Concurrent work was being undertaken at Locus
Research during this time to prepare for pre-production
of the Cayo products. Changes to the designs still had to
be qualified so prototyping was carried out with a local
producer before commencing manufacture of the final
units for the lounges.
Figure 3. Seat Detail of Three Seater Prototype
An additional area was also proposed to form an outdoor
deck or patio on the waterfront to make the most of the
summer weather and to allow the sailors to interact with
the many spectators who were to visit the viaduct during
Figure 5. Outdoor Patio Area
The design partners carried out the manufacture of their
respective products in house, with additional design
work for peripherals such as the seating pods and sail
stands undertaken by Locus and outsourced to ShopFX
in Auckland for manufacture.
The Solution Figure 8. Detail of V3 Timber Decking by Verda.
The overall LVPS lounge concept was made up of the
As a newly refurbished collection for Coast, the Cayo
range reinterprets timber furniture for the modern
life, by extending the life span and reducing product
maintenance. Its elegant simplicity enables it to be at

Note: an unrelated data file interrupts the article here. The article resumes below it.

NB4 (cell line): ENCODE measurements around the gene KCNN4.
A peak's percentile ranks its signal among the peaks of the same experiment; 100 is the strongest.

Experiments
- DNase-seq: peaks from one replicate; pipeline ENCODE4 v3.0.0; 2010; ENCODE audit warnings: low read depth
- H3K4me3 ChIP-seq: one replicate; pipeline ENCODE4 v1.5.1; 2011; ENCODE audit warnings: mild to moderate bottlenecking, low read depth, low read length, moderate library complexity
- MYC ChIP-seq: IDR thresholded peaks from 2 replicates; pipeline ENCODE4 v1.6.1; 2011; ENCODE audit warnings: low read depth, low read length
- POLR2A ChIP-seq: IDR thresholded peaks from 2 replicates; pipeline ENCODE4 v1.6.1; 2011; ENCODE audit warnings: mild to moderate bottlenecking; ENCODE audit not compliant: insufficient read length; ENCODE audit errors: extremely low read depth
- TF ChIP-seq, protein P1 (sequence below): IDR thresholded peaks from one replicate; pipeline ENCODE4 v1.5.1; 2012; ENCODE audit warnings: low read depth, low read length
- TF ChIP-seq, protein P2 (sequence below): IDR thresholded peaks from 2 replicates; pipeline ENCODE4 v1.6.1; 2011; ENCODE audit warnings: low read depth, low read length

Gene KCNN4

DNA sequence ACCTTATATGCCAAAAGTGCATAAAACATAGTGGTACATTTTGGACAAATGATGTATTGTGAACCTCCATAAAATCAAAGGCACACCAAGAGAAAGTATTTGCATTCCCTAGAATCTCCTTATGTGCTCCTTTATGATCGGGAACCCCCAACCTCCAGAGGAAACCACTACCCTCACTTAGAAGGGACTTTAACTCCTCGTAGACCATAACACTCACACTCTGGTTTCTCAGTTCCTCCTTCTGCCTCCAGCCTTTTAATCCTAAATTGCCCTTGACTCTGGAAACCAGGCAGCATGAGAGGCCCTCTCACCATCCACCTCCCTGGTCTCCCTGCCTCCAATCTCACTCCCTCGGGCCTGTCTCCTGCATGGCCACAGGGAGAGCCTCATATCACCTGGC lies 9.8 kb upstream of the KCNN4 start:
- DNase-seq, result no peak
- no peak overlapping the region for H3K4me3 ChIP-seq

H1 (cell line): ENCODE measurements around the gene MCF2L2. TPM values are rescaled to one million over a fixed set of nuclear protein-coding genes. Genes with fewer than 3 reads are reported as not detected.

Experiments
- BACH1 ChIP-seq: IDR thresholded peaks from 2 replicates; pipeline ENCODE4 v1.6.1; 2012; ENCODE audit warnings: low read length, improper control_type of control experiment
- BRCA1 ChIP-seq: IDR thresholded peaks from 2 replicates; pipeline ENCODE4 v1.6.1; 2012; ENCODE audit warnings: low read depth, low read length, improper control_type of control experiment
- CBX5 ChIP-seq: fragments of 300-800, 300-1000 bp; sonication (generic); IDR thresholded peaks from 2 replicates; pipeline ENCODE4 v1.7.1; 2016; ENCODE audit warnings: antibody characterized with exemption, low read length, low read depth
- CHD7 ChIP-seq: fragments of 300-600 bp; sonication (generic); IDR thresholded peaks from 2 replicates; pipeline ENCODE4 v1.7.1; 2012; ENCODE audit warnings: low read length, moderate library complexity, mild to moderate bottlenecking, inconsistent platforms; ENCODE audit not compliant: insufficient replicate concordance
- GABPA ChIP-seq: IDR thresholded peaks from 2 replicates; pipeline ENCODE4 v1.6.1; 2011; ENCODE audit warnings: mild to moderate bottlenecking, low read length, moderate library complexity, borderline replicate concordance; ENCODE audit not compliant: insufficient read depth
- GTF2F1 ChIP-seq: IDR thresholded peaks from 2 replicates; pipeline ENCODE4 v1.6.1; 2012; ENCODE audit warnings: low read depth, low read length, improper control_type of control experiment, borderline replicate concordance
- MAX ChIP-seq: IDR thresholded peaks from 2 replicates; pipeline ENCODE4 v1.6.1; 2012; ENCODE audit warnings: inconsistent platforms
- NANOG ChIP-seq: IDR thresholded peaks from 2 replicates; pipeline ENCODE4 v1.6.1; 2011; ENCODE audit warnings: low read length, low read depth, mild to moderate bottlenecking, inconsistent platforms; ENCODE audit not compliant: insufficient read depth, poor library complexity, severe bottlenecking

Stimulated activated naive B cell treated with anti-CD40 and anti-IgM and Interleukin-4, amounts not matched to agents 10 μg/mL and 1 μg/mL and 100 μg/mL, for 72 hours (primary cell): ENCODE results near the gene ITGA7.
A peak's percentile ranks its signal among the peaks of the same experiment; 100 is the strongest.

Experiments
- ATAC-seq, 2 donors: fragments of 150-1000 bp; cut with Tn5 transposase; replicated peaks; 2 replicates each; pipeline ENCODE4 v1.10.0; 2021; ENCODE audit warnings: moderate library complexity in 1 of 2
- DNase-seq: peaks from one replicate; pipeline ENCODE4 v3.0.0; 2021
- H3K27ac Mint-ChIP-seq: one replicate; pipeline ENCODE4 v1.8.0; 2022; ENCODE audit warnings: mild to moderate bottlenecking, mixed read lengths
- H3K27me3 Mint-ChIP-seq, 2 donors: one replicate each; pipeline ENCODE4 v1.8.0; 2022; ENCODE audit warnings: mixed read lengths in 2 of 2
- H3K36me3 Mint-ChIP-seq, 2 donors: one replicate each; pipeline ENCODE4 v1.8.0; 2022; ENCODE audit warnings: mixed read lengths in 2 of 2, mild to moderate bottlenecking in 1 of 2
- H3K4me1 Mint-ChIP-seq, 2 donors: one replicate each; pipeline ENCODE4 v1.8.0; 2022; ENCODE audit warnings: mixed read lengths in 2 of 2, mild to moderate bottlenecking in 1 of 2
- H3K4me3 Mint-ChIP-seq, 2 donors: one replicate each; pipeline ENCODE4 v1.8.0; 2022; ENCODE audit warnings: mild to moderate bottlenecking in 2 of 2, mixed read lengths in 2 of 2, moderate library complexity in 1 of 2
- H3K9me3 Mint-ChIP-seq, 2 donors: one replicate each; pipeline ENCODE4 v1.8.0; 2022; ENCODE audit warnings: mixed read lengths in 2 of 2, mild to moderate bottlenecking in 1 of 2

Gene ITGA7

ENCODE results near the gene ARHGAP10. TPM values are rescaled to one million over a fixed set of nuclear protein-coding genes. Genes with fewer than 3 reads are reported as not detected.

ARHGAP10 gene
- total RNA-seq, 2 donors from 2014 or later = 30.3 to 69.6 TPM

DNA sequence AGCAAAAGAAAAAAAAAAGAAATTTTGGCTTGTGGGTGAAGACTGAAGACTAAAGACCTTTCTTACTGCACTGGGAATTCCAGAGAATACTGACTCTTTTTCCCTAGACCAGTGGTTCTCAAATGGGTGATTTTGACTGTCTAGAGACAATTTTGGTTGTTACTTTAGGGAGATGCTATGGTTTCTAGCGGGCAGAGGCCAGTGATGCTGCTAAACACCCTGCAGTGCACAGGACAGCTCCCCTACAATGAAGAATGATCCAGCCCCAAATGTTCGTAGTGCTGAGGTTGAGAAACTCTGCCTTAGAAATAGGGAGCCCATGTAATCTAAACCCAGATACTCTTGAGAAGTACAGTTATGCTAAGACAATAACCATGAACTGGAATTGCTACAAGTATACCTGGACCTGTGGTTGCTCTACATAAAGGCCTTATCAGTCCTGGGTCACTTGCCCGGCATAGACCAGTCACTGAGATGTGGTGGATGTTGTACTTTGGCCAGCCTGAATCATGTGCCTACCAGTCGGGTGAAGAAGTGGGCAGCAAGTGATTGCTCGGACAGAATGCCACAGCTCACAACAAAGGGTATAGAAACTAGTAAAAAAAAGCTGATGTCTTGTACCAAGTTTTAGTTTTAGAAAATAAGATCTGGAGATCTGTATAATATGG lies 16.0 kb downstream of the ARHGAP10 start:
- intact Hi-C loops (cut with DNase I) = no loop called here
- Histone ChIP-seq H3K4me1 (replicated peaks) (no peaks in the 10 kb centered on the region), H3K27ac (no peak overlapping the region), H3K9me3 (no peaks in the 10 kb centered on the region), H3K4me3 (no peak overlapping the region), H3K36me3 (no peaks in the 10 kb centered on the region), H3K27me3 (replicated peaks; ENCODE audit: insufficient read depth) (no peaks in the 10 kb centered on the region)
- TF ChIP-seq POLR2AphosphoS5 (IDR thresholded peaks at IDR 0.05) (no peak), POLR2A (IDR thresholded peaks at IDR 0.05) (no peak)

home in many different environments and architectural
Figure 6. Cayo Furniture in the VIP lounge.
A design driven by necessity, the pods are a simple
box-like configuration that can be used as a bar leaner,
side table or casual seating when required. Shiplap
weatherboards reinforced the Coast aesthetic within
the space and provided the perfect backdrop for
conversation amongst the guests.
The range uses the latest manufacturing technology in Figure 9. Shiplap pod in the VIP lounge.
the raw material processing (the timber), the machining,
and the finishing. All products are made using painted
timber from a sustainably managed source and created
with an attention to detail that is particular to Coast,
including the use of stainless fastenings and stylish